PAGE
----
I came back to India around 14 years ago for family reasons and continued working in business development/IT sales for various Indian companies for 7-8 years. During this time, I travelled to the US for Business trips, specifically Orlando, FL and Boston MA to procure software projects. I also went to Los Angeles, CA, and Las Vegas, NV to attend business conferences.
My last corporate job was back in 2010, wherein I led a team of Inside Sales specialists whose job was to sell a software product to various Fortune 500 companies in the UK and the US. All our selling was over email and the phone.
It was during my tenure here, that I developed a skill of being able to write persuasive emails.
I was laid off in 2015 due to a software paradigm shift and thought of taking this opportunity to reassess where my career was going rather than jump into another job right away. I had heard of remote working/freelancing and was entranced with the idea of working on my own and thought of checking it out.
The next hurdle was deciding which area should I focus on when it came to skill sets. Even though there were a few software sales jobs which were available to be done remotely, at that point in time, they were few and far between.
After much self-analysis, I realized that in most of the companies I worked for, I was given the responsibility of writing sales/marketing collateral, vetting legal contracts, and drafting customer facing emails. Since childhood, my passion was the written word, and I had won a few creative writing competitions during my university days. So, I thought of venturing out there and see if I could find any writing work as a freelancer.
A few web searches led me to the availability of content mills, which paid peanuts. But I thought of applying for a few of them to see if I could make any headway. After a month or two of applying randomly for as many jobs as I could, I got my first content writing job – a 1000 word blog post for a princely sum of $5.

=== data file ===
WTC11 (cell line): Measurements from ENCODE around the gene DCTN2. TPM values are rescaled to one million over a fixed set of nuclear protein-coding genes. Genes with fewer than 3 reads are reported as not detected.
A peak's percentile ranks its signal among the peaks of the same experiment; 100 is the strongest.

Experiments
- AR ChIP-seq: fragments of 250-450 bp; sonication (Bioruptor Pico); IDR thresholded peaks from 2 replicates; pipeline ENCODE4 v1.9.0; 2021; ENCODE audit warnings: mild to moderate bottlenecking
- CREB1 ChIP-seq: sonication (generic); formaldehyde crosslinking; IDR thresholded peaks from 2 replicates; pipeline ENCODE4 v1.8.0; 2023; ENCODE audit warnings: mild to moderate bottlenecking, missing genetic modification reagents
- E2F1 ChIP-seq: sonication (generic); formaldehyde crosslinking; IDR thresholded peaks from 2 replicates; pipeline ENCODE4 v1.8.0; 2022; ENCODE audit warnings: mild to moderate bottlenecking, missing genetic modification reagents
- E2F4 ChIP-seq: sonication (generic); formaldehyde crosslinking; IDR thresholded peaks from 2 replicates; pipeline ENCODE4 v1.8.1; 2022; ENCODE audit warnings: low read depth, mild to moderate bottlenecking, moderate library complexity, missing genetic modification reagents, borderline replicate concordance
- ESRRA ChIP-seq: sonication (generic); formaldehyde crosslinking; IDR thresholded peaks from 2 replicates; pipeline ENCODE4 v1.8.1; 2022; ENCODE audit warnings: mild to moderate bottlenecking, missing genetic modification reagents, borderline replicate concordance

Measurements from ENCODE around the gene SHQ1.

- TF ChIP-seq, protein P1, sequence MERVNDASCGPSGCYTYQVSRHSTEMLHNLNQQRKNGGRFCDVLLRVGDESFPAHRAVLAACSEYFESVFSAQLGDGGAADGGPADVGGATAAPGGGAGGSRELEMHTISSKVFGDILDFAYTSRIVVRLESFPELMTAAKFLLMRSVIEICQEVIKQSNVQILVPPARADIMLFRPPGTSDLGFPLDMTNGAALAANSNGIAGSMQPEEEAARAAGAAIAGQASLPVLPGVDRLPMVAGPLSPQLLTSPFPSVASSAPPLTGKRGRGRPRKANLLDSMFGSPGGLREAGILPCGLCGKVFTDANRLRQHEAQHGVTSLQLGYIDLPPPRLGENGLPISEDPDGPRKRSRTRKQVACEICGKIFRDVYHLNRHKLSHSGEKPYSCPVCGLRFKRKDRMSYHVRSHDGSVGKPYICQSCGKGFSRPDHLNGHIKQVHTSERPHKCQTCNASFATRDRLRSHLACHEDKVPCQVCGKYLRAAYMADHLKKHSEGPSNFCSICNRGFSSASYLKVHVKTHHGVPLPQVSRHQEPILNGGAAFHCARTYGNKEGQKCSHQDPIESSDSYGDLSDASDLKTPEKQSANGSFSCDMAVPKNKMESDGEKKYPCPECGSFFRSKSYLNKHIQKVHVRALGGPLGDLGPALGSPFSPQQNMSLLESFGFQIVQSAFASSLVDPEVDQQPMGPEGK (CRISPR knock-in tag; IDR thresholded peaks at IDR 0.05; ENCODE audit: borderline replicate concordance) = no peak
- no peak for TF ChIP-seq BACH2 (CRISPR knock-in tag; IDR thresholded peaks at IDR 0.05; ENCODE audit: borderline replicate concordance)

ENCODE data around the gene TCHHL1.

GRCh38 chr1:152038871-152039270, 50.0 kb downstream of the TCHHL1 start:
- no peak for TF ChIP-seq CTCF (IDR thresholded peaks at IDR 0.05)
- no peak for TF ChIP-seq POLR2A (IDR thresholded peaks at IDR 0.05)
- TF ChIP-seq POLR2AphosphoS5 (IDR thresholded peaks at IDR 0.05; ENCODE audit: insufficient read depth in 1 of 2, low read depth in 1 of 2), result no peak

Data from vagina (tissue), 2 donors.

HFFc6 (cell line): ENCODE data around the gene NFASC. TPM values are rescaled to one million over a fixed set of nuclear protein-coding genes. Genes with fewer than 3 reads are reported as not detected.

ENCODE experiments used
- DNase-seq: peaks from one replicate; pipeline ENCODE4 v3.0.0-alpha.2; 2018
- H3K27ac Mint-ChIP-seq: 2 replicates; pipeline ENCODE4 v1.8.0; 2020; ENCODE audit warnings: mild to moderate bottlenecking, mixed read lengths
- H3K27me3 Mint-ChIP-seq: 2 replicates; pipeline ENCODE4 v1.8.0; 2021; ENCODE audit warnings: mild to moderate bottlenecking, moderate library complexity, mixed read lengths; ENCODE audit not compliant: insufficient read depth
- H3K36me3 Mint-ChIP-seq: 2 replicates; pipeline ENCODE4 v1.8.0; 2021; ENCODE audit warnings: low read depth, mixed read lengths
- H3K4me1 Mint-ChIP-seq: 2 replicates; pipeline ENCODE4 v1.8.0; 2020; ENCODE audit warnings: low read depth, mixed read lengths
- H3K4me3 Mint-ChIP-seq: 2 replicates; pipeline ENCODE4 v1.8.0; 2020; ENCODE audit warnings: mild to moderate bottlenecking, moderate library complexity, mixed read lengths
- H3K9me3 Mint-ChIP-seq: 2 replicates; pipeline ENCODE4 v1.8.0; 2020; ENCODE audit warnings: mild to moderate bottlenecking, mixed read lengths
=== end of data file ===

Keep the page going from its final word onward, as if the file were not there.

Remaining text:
I was happy, yet apprehensive. Plunging into research on the web, I soon came up with reference articles, from where I drafted my blog post. After reading and re-reading it at least four times, I finally submitted the blog post and sat back to wait with bated breath. Less than 24 hours later, the client accepted the article, giving me 5 stars for my work, and immediately commissioned me for 5 other similar pieces.
I was overjoyed, because in the depths of my heart, I’d never actually believed that I’d get paid to write!
Cut to a couple of months later and I was writing my heart out, pouring a lot of time and effort into writing close to 10,000 words in a week. But, soon, I faced burnout and realized that this way of working was not sustainable.
While I was writing for this content mill, I used to read the blogs of established bloggers and freelance writers to get inspiration and some direction on which way to go in my writing career.
During one of these searches, I stumbled upon Upwork and realized that this could potentially be a platform where I could leverage my writing skills to get better paying gigs.
I signed up at Upwork, created a profile, took the skills tests, and started applying for jobs there. It took a lot of struggles, and some time, but finally, I’ve reached a stage now, where I can pay my bills while working full time in a freelance capacity.
Deb made the jump from full-time software developer to freelance sales copywriter—learn how he made the transition.
Read full interview from Interview with Deb, a sales copywriter who transitioned from software development.